Now, to find Bob’s daily energy deficit calories to lose around 1lbs per week we’ll simply subtract 500 calories per day. Remember, 500 * 7 = 3500 = one pound of fat.

2380 – 500 = 1800 calories.

So, we’ve calculated Bob must eat 1800 calories to lose one pound of fat per week. Alternatively Bob could eat 2000 calories and burn 300 per day through being more active to create the same energy deficit but again, we’ll cover that in a later blog post.

Now, Bob is just one of two examples. Meet Kevin. He came to because he wants to add some mass!

Just for background information, Kevin came to me at 130lbs, which is fairly light but thats okay. He tells me he wants to add some muscle mass but hasn’t worked out since college nor does he track his food intake. So lets look at how Kevin, a beginner, can start adding weight. 

In the fitness community, especially the ‘evidence based’ fitness community, a term I’m starting to dislike, there is a rough guide of how much weight a beginner, intermediate and advanced lifter can gain. The model I like most is by Lyle McDonald. It looks a little like this.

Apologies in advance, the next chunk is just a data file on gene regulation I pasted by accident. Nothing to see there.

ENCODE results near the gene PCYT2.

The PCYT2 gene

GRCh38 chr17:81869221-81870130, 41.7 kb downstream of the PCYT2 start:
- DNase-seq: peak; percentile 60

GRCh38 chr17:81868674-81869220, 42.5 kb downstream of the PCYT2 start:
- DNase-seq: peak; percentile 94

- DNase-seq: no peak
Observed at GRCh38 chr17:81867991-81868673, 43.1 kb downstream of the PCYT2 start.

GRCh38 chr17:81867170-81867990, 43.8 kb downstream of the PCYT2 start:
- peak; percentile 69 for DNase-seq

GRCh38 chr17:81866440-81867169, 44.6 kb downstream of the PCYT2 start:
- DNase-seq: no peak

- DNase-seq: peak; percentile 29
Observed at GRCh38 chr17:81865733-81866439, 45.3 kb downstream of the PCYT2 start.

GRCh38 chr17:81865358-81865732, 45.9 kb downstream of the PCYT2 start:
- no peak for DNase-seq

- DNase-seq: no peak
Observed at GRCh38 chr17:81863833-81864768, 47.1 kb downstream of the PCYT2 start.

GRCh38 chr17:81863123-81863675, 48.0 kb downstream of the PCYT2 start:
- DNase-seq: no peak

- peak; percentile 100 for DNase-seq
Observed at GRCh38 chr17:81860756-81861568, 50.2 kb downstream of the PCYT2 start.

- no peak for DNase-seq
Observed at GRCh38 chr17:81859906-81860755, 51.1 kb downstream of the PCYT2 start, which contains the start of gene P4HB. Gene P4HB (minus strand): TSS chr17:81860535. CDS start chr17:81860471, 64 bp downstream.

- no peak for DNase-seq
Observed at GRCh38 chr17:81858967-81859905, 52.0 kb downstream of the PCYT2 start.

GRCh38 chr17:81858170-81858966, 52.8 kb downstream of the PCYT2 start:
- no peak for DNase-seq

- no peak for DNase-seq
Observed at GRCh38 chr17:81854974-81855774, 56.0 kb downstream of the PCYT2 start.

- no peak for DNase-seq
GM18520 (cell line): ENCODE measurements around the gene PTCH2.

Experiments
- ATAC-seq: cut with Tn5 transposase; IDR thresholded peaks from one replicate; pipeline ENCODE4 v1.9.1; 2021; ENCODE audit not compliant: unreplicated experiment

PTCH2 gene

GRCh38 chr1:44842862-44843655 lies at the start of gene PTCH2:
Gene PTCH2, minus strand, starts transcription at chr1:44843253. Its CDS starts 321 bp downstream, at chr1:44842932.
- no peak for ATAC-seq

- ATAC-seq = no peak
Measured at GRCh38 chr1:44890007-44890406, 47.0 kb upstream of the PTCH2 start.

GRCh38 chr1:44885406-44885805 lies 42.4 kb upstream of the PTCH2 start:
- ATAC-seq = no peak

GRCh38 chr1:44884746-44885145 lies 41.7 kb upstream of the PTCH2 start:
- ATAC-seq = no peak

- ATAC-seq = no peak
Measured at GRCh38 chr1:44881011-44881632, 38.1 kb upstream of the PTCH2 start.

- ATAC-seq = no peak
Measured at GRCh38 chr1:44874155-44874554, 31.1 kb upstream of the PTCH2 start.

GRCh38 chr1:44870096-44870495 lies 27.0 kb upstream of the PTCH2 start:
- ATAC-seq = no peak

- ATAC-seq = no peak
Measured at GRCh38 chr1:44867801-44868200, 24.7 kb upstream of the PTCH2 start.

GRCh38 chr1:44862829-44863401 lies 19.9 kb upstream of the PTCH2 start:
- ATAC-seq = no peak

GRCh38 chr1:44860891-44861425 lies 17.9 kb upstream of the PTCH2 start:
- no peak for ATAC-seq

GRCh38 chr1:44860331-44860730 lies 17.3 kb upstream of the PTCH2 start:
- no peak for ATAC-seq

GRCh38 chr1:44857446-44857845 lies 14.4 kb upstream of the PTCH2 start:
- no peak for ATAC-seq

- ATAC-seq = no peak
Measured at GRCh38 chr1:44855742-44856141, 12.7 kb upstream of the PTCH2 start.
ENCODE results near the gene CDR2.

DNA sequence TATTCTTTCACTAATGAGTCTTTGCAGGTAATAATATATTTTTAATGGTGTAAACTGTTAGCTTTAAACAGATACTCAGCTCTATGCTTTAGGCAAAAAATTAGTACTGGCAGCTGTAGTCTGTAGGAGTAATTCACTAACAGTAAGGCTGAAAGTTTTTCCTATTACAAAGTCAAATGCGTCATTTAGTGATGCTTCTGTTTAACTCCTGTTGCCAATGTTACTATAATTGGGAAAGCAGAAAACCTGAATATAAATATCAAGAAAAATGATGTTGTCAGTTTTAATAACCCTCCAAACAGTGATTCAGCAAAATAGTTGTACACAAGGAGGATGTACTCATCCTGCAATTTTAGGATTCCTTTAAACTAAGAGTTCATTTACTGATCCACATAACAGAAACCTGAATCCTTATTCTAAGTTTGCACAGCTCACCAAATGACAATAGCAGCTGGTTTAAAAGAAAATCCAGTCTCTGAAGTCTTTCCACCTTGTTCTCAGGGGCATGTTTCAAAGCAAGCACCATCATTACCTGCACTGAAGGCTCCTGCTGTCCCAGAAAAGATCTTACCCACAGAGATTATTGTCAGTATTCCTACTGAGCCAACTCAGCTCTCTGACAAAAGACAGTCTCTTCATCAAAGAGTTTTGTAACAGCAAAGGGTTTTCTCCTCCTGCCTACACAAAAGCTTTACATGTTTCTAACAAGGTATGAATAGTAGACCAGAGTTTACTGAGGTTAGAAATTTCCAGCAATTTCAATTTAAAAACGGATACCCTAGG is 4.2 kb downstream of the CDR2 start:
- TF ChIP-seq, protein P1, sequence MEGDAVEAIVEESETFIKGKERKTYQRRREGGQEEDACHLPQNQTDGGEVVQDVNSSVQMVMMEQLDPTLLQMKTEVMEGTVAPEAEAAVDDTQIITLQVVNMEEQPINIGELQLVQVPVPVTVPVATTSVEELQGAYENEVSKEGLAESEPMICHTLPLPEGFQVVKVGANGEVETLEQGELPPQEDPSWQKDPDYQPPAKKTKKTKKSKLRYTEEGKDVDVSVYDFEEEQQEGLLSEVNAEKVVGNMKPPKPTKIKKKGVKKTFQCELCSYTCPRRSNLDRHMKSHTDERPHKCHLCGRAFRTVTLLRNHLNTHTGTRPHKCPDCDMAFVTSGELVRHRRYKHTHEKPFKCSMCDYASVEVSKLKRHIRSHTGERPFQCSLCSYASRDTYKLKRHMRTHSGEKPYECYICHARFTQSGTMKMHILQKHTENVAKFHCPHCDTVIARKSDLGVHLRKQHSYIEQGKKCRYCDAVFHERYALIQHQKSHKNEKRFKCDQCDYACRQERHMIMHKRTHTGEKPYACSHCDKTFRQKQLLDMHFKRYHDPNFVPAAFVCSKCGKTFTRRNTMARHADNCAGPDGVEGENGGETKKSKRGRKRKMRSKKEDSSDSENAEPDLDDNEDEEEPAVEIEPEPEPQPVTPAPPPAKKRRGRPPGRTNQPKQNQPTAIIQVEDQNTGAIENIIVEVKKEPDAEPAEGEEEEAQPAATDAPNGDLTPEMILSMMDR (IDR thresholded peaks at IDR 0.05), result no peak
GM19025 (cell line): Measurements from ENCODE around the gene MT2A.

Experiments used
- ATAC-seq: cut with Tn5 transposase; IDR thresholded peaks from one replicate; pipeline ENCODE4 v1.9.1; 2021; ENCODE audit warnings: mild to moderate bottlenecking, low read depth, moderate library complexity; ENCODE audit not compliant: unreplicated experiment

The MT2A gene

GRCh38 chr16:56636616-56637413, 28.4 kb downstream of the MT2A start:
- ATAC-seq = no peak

Rate of Muscle Gain (Men)

Rate of Muscle Gain (Women)


1/1.5% total body weight/month

.5/.75% total body weight/month


.5/1% total body weight/month

.25/.5 total body weight/month


.25/.5% total body weight/month

.125/.25 total body weight/month

As we know, Kevin is a complete beginner, therefore I’m comfortable with him adding 1.5% of his body weight per month. at 130lbs thats 1.95lbs per month. If we work together for 3 months thats around 6lbs of muscle gain at least. I say at least because invariably he will have his ‘noob gains’ to milk as well as his own genetic muscle-building capabilities. The above are just guidelines.